Arithmetic Wrap in GMS2

I’m learning GameMaker Studio 2 because my 10-year old nephew wants to make video games (and the 10 year old inside of me wants to make video games, too). It’s a nice toolkit and IDE for games, very beginner-friendly, with a friendly community. It’s even been used in some highly polished and popular games. If you’re curious, there’s a ~90 minute tutorial playlist that’s easy to skim as a demo.

Pricing is reasonable, it’s $100 to export desktop games, couple hundred more to export to iOS + Android, HTML 5, even PS4 and Xbox. And this week version 1.4 (with a free trial and discounted upgrade to version 2) is on sale cheap.

The games are coded in “GameMaker Language”, which is approximately PHP 3. Little more OO, little less coercion, but it feels similarly very focused on its niche without much experience behind it. I’ve been mostly coding Haskell the last few weeks, so there’s a bit of whiplash moving between the two.

There’s some great video tutorials on YouTube showing how to make games like NES Zelda, Farming RPG, and Platformer. All three of those channels are worth clicking around on as they have other good playlists or one-off videos.

On that last channel I saw a video on Useful Scripts for GMS2 presenting five code snippets. In GML, a “script” is roughly a singleton static method object used to centralize game state or encapsulate snippets of functionality.

The third script presented at 5:18 in the video was wrap(value, min, max) which wraps values that exceed the min or max back around to the other side. So wrap(5, 0, 9) is 5 because it’s in the bounds, but wrap(11, 5, 9) is 6 because it wraps 2 past 9. There’s a visual in the video at 5:30 that makes it real clear. There’s also a screenshot of the code:

/// @description Wrap(value, min, max) /// @function Wrap /// @param value /// @param min /// @param max // Returns the value wrapped, values over or under will be wrapped around

if (argument0 mod 1 == 0) { while (argument0 > argument2 || argument0 < argument1) { if (argument0 > argument2) argument0 += argument1 - argument2 - 1; else if (argument0 < argument1) argument0 += argument2 - argument1 + 1; } return(argument0); } else { var vOld = argument0 + 1; while (argument0 != vOld) { vOld = argument0; if (argument0 < argument1) argument0 = argument2 - (argument1 - argument0); else if (argument0 > argument2) argument0 = argument1 + (argument0 - argument2); } return(argument0); }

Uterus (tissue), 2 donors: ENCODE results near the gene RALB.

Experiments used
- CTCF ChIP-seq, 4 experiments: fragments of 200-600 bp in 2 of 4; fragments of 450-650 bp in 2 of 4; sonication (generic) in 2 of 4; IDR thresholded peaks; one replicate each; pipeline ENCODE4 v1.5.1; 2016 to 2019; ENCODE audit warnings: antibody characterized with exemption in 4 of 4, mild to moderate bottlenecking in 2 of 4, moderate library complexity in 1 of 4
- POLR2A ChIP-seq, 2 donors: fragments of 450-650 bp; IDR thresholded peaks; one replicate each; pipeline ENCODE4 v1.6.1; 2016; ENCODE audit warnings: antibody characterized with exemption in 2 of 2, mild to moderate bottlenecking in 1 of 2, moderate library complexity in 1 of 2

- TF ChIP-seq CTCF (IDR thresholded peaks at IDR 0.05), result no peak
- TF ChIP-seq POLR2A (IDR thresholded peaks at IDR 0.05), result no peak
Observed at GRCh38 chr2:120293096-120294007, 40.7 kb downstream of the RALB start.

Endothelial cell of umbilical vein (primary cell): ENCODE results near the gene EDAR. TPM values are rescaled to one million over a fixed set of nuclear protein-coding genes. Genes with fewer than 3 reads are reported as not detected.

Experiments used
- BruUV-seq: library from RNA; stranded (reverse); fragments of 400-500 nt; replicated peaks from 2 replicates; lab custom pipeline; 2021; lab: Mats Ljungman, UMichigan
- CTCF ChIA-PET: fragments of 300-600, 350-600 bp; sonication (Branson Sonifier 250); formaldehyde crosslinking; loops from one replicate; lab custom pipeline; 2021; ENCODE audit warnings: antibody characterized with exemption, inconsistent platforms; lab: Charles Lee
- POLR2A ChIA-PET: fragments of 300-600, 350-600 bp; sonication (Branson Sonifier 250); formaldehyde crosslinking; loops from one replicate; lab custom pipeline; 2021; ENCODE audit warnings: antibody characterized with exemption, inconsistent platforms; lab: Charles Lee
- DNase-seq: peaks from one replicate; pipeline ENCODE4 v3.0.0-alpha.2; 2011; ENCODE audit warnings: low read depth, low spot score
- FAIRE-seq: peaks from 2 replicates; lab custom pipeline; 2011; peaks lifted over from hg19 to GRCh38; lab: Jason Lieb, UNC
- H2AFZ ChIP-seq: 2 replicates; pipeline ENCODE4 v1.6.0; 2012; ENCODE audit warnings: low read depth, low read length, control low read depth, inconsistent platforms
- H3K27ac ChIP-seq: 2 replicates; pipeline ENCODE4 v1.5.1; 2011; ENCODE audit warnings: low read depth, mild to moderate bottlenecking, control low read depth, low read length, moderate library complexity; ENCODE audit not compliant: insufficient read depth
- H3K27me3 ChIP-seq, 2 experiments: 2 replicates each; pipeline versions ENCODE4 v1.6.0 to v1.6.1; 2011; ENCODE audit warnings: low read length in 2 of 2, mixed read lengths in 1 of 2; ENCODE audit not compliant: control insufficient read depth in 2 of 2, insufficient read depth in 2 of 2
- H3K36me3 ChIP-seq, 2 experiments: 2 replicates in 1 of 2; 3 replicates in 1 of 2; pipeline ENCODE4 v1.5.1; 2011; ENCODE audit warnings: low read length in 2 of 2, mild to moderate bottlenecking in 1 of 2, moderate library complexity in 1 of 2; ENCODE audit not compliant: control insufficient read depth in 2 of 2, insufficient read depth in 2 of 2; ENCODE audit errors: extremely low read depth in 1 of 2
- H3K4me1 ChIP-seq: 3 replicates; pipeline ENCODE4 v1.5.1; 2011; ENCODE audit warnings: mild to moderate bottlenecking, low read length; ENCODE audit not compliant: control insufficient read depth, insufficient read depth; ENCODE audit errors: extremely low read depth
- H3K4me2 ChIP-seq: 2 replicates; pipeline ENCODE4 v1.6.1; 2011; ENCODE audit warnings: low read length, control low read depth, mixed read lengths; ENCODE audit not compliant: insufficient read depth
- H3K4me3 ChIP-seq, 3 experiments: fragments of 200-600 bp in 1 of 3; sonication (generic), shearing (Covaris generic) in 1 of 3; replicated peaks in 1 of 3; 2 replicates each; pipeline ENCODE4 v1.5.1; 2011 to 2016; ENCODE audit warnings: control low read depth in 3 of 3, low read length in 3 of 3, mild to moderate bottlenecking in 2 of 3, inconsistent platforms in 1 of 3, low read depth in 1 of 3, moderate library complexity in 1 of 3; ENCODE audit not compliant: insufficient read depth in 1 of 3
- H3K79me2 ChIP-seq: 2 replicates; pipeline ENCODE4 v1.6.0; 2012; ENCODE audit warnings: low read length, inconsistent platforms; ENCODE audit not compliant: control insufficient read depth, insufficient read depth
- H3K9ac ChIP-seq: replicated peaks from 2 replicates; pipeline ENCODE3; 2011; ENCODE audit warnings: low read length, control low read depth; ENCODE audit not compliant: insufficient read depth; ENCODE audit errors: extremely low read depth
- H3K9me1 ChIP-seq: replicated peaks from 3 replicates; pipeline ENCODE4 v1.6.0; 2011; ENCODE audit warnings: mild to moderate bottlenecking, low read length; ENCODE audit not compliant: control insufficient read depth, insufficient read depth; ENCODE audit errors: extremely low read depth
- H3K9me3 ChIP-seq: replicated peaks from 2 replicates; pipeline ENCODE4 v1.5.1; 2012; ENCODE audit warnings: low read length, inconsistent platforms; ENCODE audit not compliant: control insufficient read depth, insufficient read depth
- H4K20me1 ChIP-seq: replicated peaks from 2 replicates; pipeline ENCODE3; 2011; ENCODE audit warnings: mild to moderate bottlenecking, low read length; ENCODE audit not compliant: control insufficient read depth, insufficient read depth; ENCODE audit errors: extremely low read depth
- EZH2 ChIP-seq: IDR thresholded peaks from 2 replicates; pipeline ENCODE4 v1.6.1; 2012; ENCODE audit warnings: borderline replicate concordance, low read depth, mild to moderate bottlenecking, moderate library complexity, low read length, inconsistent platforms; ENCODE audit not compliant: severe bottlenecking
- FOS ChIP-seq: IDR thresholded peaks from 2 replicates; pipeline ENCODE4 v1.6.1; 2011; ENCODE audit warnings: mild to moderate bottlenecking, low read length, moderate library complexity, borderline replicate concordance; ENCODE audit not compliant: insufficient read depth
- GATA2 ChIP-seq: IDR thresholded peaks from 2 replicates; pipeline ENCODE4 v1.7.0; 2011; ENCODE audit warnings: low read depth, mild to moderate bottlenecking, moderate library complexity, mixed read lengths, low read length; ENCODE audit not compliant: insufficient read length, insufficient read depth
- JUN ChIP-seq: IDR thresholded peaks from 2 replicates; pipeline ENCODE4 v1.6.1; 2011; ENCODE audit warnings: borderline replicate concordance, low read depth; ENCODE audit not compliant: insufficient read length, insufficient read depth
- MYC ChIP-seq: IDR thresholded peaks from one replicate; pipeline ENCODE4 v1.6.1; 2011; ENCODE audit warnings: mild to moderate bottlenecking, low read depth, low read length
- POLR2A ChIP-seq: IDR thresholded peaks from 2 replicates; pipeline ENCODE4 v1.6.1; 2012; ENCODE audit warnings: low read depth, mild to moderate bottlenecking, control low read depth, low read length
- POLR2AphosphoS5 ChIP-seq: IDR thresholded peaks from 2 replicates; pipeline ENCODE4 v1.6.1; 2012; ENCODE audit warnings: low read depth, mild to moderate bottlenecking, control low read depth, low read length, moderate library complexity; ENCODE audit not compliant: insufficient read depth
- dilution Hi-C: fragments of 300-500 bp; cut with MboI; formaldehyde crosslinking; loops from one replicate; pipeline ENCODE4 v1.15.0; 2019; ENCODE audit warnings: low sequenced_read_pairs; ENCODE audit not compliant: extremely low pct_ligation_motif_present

There’s a lot going on there. This is probably hot-path code that runs every frame, but it has branches inside a loop for something that could almost certainly be an arithmetic one-liner. So for practice with GML and the IDE in general, I rewrote it.

I saved the above script as original_wrap and created my own wrap implementation:

/// @description wrap(value, min, max) /// @function wrap /// @param value The value to wrap into the bounds /// @param min Minimum bound, inclusive /// @param max Maximum bound, inclusive // Returns the value wrapped to the range [min, max] (min and max can be swapped). // Calls floor() on reals, but GML’s modulo is doing something weird and original_wrap just hangs indefinitely on some values anyways so oh well.

var value = floor(argument0); var _min = floor(min(argument1, argument2)); var _max = floor(max(argument1, argument2)); var range = _max - _min + 1; // + 1 is because max bound is inclusive

return (((value - _min) % range) + range) % range + _min;

Some oddities, like JavaDoc instead of a function signature, so arguments have automatic names (reminds me of perl 5). In dev I got a compiler error for referencing argument1 before argument0 - I’m not sure what that could be but look forward to reading the manual. I can’t unimport/shadow the global max and min, the convention seems to be to use a leading underscore for colliding names.

To test it, I created another script called test and invoked it from an object’s create event. Which felt a little roundabout for specifying that I wanted it to run at startup, but I’ve barely touched the manual so I’m probably missing something obvious. I know there’s 3rd-party test library but I wanted to hand-roll to see more moving pieces. I generated a golden master test suite to exercise a bunch of test data, though I didn’t go all the way into property-based testing:

// make this easy to spot in the build output show_debug_message(“HELLO &&&&&&&&&&&&&&&&&&&&&&&&&&&&&&&&&&&&&&&&&&&&&&&&&&&&&&&&&&&&&&&&&&&&&&&&”);

for(i = -5; i < 25; i++) { var orig = original_wrap(i, -2, 5); var new = wrap(i, -2, 5) if (orig != new) { show_debug_message(“int failed “ + string(i) + “ orig “ + string(orig) + “ new “ + string(new)); } }

//for(i = -5.0; i < 19.2; i = i + 1.1) { // show_debug_message(i); // var orig = original_wrap(i, -2.1, 5.3); // var new = wrap(i, -2.1, 5.3) // if (orig != new) { // show_debug_message(“real failed “ + string(i) + “ orig “ + string(orig) + “ new “ + string(new)); // } //}

The commented-out testcase is, I think, about the broken behavior with regards to reals. I’m pretty sure the (argument0 mod 1 == 0) exists to type-check if argument0 is an integer or real. I’m not sure because GML has typeof for typechecks (is_real in 1.4, which feels very PHP 3), but this is probably well-copy-pasted newbie code. When I tried to test the behavior, I ran into a bug where original_wrap hung indefinitely on some inputs (the existing test triggers this, if you want to uncomment and run). I didn’t want to keep tinkering, so I dropped in some floor calls and moved on.

Anyways, this was some fun tinkering. I’m looking forward to working through the official tutorial with my nephew and maybe making some small games. (Oh, and I release this into the public domain, feel free to use it with or without credit.)